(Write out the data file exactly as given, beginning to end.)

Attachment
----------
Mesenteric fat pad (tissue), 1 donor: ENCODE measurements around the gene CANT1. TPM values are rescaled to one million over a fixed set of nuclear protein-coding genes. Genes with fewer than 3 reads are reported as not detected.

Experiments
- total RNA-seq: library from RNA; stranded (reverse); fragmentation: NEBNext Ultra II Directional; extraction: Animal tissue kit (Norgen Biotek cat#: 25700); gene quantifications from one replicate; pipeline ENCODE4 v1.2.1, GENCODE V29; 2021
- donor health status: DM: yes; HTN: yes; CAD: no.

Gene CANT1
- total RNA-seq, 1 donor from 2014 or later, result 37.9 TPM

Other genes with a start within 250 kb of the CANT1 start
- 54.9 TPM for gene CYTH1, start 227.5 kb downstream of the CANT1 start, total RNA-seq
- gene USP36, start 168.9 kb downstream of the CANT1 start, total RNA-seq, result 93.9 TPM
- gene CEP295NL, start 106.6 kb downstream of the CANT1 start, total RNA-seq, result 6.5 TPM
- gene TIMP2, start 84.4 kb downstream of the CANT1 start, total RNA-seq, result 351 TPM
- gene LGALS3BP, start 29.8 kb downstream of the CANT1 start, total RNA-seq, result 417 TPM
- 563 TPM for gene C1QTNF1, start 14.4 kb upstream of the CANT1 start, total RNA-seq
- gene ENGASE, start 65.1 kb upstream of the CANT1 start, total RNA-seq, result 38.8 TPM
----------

Mesenteric fat pad (tissue), 1 donor: ENCODE measurements around the gene CANT1. TPM values are rescaled to one million over a fixed set of nuclear protein-coding genes. Genes with fewer than 3 reads are reported as not detected.

Experiments
- total RNA-seq: library from RNA; stranded (reverse); fragmentation: NEBNext Ultra II Directional; extraction: Animal tissue kit (Norgen Biotek cat#: 25700); gene quantifications from one replicate; pipeline ENCODE4 v1.2.1, GENCODE V29; 2021
- donor health status: DM: yes; HTN: yes; CAD: no.

Gene CANT1
- total RNA-seq, 1 donor from 2014 or later, result 37.9 TPM

Other genes with a start within 250 kb of the CANT1 start
- 54.9 TPM for gene CYTH1, start 227.5 kb downstream of the CANT1 start, total RNA-seq
- gene USP36, start 168.9 kb downstream of the CANT1 start, total RNA-seq, result 93.9 TPM
- gene CEP295NL, start 106.6 kb downstream of the CANT1 start, total RNA-seq, result 6.5 TPM
- gene TIMP2, start 84.4 kb downstream of the CANT1 start, total RNA-seq, result 351 TPM
- gene LGALS3BP, start 29.8 kb downstream of the CANT1 start, total RNA-seq, result 417 TPM
- 563 TPM for gene C1QTNF1, start 14.4 kb upstream of the CANT1 start, total RNA-seq
- gene ENGASE, start 65.1 kb upstream of the CANT1 start, total RNA-seq, result 38.8 TPM